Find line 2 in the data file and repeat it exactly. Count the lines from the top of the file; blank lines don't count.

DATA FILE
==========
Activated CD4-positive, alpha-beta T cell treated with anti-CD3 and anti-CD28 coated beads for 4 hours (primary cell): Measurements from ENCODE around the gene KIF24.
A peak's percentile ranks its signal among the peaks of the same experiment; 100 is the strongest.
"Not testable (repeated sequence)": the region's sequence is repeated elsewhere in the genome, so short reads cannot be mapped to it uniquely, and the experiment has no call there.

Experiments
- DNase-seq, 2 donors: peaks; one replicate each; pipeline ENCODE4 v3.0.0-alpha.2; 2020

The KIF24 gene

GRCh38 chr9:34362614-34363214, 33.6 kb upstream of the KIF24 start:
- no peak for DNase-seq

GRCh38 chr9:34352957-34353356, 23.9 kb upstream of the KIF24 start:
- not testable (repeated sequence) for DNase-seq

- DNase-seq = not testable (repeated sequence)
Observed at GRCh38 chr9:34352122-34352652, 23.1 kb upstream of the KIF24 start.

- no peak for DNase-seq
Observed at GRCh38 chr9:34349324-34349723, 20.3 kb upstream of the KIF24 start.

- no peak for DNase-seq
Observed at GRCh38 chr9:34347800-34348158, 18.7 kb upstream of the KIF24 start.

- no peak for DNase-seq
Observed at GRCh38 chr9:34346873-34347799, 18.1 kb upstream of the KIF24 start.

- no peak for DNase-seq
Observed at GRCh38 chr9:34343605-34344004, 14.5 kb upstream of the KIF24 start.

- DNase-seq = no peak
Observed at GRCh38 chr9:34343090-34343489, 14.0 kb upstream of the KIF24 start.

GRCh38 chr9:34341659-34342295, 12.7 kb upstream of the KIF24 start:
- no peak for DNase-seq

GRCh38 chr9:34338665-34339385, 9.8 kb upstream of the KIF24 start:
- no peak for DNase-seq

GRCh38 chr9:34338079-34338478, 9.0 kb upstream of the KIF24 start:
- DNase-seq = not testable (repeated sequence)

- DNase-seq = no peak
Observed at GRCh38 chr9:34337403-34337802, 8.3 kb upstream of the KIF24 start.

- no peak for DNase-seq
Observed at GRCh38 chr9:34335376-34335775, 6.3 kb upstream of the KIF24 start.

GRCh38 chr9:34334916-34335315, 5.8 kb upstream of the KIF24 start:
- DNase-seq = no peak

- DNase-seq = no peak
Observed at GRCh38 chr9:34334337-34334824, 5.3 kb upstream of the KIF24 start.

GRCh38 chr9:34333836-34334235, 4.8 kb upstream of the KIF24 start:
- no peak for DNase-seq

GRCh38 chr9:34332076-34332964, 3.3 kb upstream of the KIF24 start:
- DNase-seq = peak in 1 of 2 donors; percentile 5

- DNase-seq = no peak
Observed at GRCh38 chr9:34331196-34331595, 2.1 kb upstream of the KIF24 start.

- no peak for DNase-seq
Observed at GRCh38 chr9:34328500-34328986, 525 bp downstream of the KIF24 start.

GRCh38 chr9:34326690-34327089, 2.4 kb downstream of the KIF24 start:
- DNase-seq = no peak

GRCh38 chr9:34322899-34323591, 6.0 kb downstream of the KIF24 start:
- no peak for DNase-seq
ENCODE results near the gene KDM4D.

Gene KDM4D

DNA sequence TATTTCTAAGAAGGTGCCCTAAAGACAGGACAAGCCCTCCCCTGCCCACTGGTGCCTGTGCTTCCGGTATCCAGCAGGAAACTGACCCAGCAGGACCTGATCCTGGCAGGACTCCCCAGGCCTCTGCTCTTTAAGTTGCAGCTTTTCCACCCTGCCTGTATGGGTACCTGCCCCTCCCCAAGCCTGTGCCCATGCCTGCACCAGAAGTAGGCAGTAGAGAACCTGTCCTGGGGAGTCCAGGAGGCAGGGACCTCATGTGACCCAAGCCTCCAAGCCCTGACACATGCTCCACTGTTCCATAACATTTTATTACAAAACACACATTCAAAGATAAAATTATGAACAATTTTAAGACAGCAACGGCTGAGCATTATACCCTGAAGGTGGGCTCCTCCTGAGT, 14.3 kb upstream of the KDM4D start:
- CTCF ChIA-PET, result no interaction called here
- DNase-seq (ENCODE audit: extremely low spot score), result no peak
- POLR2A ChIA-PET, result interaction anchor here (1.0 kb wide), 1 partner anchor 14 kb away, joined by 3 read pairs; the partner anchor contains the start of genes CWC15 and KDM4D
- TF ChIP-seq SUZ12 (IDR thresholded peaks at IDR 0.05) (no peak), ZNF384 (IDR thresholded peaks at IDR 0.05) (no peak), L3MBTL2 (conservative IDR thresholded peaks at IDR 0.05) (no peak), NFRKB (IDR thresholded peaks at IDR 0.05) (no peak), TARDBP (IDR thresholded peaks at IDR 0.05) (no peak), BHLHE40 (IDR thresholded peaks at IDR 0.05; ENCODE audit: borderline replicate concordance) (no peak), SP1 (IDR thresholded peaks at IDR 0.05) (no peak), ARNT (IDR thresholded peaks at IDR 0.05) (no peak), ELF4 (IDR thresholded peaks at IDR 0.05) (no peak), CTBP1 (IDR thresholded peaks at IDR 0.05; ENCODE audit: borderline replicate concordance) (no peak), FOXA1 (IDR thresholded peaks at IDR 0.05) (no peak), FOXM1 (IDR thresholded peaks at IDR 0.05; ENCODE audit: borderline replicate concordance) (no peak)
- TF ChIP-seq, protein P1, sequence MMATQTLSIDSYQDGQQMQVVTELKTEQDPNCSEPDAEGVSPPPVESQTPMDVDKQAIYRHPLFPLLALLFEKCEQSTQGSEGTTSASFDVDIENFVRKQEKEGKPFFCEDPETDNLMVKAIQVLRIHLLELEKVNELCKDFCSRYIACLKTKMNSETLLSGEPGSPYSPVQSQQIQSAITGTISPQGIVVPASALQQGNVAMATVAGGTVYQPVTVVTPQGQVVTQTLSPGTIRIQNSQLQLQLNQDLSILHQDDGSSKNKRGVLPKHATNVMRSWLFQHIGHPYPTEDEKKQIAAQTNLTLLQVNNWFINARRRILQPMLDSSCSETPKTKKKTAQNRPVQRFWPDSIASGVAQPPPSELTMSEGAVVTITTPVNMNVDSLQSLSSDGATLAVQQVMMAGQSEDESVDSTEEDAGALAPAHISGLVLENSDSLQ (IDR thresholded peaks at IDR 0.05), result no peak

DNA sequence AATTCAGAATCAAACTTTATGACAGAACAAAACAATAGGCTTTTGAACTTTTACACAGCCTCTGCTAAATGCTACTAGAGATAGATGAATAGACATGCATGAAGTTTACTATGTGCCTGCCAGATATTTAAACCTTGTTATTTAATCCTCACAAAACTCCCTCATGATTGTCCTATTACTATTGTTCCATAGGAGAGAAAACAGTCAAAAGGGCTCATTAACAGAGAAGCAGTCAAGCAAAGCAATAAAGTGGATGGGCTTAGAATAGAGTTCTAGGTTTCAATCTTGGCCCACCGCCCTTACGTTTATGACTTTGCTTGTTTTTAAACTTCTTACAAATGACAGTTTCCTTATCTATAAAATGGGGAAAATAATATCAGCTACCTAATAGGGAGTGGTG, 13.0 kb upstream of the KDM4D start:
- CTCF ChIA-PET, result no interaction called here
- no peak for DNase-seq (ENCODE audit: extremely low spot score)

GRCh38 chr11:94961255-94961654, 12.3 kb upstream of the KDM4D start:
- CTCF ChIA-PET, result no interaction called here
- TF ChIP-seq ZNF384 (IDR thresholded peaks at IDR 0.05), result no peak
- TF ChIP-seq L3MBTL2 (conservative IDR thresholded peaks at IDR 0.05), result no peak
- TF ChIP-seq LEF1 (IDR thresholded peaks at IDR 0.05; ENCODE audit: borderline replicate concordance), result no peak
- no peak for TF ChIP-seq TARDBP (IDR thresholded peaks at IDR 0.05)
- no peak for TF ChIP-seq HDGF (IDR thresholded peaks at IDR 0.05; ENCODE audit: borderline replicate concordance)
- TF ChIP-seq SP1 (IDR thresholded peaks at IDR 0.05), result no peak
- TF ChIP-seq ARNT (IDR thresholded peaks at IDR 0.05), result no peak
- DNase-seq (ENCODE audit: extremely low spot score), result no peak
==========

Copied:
A peak's percentile ranks its signal among the peaks of the same experiment; 100 is the strongest.